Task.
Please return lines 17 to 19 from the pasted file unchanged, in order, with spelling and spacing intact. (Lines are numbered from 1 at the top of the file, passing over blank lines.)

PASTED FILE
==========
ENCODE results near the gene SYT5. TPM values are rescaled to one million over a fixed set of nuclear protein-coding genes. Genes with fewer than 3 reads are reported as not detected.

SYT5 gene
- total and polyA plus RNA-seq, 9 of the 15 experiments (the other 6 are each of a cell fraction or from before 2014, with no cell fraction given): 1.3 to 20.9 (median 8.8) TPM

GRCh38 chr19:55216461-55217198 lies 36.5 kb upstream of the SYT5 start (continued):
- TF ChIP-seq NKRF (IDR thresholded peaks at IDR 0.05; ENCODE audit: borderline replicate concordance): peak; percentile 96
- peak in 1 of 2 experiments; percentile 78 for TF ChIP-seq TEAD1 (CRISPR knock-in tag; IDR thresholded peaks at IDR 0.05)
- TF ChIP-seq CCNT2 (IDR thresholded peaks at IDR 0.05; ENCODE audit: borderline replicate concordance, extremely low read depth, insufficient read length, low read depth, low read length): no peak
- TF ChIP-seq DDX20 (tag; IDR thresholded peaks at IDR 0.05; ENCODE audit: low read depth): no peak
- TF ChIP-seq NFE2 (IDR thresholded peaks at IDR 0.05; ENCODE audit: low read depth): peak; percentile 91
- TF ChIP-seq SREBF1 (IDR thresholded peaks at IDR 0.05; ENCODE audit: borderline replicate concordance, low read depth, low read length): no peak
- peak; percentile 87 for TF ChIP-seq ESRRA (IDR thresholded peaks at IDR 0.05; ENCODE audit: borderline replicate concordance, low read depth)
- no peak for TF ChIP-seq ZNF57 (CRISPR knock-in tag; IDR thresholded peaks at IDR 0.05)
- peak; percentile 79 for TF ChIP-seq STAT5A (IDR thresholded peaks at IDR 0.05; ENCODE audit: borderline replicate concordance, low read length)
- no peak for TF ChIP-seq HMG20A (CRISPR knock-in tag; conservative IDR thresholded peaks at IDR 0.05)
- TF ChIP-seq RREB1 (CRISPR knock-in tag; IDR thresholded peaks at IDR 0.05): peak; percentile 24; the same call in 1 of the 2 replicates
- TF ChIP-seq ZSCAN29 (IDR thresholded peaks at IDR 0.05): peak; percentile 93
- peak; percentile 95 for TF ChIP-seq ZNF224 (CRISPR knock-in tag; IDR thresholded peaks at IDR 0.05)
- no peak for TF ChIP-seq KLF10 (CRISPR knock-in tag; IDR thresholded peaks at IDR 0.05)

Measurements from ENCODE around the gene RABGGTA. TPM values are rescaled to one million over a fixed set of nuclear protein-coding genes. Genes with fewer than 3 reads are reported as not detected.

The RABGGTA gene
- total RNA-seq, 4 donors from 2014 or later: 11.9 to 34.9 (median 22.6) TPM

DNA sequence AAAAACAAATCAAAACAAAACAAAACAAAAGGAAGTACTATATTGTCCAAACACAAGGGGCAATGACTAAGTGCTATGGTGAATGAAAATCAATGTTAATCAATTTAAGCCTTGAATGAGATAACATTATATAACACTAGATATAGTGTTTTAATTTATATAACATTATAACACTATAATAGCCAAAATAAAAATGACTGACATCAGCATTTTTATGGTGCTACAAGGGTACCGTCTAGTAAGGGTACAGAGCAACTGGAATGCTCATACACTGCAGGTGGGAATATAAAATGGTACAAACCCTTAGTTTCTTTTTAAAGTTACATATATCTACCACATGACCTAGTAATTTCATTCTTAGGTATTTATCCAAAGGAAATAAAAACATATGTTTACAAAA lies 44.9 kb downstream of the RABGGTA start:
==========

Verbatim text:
- peak; percentile 95 for TF ChIP-seq ZNF224 (CRISPR knock-in tag; IDR thresholded peaks at IDR 0.05)
- no peak for TF ChIP-seq KLF10 (CRISPR knock-in tag; IDR thresholded peaks at IDR 0.05)

Measurements from ENCODE around the gene RABGGTA. TPM values are rescaled to one million over a fixed set of nuclear protein-coding genes. Genes with fewer than 3 reads are reported as not detected.